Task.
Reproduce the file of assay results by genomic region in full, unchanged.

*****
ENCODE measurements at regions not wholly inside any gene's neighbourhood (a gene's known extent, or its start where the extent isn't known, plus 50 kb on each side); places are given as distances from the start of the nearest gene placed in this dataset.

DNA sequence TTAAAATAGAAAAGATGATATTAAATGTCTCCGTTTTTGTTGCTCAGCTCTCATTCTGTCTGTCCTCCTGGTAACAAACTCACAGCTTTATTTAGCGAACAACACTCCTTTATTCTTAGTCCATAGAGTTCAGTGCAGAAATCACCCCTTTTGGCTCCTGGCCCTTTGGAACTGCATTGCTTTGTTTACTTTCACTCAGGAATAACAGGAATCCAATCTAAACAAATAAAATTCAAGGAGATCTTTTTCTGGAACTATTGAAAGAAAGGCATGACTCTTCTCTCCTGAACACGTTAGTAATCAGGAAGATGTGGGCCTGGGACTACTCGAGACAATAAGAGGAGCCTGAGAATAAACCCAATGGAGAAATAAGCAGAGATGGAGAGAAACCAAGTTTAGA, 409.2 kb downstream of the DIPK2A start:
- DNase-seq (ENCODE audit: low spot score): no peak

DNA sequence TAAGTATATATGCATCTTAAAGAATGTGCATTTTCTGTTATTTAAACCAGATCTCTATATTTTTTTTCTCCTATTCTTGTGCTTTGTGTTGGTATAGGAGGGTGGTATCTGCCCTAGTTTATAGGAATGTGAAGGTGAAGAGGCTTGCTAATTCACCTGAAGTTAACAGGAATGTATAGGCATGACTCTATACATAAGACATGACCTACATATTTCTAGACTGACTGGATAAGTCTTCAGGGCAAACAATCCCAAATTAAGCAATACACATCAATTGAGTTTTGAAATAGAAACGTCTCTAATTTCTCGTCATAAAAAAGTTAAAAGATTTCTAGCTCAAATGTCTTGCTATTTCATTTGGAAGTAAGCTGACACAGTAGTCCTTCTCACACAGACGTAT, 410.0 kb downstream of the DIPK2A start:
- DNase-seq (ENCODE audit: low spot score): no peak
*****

ENCODE measurements at regions not wholly inside any gene's neighbourhood (a gene's known extent, or its start where the extent isn't known, plus 50 kb on each side); places are given as distances from the start of the nearest gene placed in this dataset.

DNA sequence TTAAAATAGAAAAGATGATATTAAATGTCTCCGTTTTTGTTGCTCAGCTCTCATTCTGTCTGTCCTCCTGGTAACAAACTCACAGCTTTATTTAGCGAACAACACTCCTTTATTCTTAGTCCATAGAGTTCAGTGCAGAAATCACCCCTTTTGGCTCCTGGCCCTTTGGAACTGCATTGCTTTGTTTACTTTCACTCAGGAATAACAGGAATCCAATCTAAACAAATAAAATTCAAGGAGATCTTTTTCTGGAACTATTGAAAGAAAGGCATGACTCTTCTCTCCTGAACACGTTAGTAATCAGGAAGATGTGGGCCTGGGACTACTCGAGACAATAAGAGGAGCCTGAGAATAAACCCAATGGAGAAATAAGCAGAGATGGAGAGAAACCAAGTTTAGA, 409.2 kb downstream of the DIPK2A start:
- DNase-seq (ENCODE audit: low spot score): no peak

DNA sequence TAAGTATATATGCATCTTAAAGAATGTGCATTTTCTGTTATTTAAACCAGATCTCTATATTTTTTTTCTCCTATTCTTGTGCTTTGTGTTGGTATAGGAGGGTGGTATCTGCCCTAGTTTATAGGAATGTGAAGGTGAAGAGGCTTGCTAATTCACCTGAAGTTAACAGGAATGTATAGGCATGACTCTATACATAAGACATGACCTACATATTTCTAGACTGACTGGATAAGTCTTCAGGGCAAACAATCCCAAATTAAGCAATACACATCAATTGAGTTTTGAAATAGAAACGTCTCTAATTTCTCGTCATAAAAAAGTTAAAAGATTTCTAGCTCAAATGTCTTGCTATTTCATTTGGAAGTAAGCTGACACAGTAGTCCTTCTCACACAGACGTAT, 410.0 kb downstream of the DIPK2A start:
- DNase-seq (ENCODE audit: low spot score): no peak